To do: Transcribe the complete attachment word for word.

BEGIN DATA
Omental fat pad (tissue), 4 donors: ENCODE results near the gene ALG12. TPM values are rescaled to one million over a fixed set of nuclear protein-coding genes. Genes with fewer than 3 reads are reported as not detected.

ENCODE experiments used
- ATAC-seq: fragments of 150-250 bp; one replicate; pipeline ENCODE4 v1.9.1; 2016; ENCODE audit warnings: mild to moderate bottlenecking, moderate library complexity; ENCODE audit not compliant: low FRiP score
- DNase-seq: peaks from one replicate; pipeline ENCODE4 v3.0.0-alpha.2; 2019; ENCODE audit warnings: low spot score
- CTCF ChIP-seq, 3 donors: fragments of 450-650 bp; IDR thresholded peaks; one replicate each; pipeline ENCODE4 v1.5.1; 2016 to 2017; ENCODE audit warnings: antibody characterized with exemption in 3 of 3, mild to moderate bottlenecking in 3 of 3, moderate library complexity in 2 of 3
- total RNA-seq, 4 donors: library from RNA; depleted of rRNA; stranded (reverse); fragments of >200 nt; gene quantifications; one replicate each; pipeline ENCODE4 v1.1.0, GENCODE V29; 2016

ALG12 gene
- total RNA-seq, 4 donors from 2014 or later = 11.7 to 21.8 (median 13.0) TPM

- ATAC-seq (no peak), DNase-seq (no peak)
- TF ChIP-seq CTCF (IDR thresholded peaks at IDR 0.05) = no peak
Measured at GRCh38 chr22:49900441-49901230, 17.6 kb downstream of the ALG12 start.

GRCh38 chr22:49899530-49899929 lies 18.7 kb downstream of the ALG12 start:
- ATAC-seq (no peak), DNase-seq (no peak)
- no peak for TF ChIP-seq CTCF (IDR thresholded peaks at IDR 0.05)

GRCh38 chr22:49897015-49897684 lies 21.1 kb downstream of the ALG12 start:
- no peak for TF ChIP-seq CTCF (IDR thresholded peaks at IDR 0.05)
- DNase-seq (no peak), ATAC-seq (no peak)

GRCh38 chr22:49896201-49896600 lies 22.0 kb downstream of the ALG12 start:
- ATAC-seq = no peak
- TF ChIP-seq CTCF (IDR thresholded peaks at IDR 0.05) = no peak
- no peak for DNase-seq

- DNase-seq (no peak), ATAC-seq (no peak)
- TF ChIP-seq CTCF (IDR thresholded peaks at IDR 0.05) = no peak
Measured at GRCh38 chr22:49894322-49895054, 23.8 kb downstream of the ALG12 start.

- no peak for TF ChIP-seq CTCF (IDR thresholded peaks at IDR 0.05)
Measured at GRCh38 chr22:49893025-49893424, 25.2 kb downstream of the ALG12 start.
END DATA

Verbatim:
Omental fat pad (tissue), 4 donors: ENCODE results near the gene ALG12. TPM values are rescaled to one million over a fixed set of nuclear protein-coding genes. Genes with fewer than 3 reads are reported as not detected.

ENCODE experiments used
- ATAC-seq: fragments of 150-250 bp; one replicate; pipeline ENCODE4 v1.9.1; 2016; ENCODE audit warnings: mild to moderate bottlenecking, moderate library complexity; ENCODE audit not compliant: low FRiP score
- DNase-seq: peaks from one replicate; pipeline ENCODE4 v3.0.0-alpha.2; 2019; ENCODE audit warnings: low spot score
- CTCF ChIP-seq, 3 donors: fragments of 450-650 bp; IDR thresholded peaks; one replicate each; pipeline ENCODE4 v1.5.1; 2016 to 2017; ENCODE audit warnings: antibody characterized with exemption in 3 of 3, mild to moderate bottlenecking in 3 of 3, moderate library complexity in 2 of 3
- total RNA-seq, 4 donors: library from RNA; depleted of rRNA; stranded (reverse); fragments of >200 nt; gene quantifications; one replicate each; pipeline ENCODE4 v1.1.0, GENCODE V29; 2016

ALG12 gene
- total RNA-seq, 4 donors from 2014 or later = 11.7 to 21.8 (median 13.0) TPM

- ATAC-seq (no peak), DNase-seq (no peak)
- TF ChIP-seq CTCF (IDR thresholded peaks at IDR 0.05) = no peak
Measured at GRCh38 chr22:49900441-49901230, 17.6 kb downstream of the ALG12 start.

GRCh38 chr22:49899530-49899929 lies 18.7 kb downstream of the ALG12 start:
- ATAC-seq (no peak), DNase-seq (no peak)
- no peak for TF ChIP-seq CTCF (IDR thresholded peaks at IDR 0.05)

GRCh38 chr22:49897015-49897684 lies 21.1 kb downstream of the ALG12 start:
- no peak for TF ChIP-seq CTCF (IDR thresholded peaks at IDR 0.05)
- DNase-seq (no peak), ATAC-seq (no peak)

GRCh38 chr22:49896201-49896600 lies 22.0 kb downstream of the ALG12 start:
- ATAC-seq = no peak
- TF ChIP-seq CTCF (IDR thresholded peaks at IDR 0.05) = no peak
- no peak for DNase-seq

- DNase-seq (no peak), ATAC-seq (no peak)
- TF ChIP-seq CTCF (IDR thresholded peaks at IDR 0.05) = no peak
Measured at GRCh38 chr22:49894322-49895054, 23.8 kb downstream of the ALG12 start.

- no peak for TF ChIP-seq CTCF (IDR thresholded peaks at IDR 0.05)
Measured at GRCh38 chr22:49893025-49893424, 25.2 kb downstream of the ALG12 start.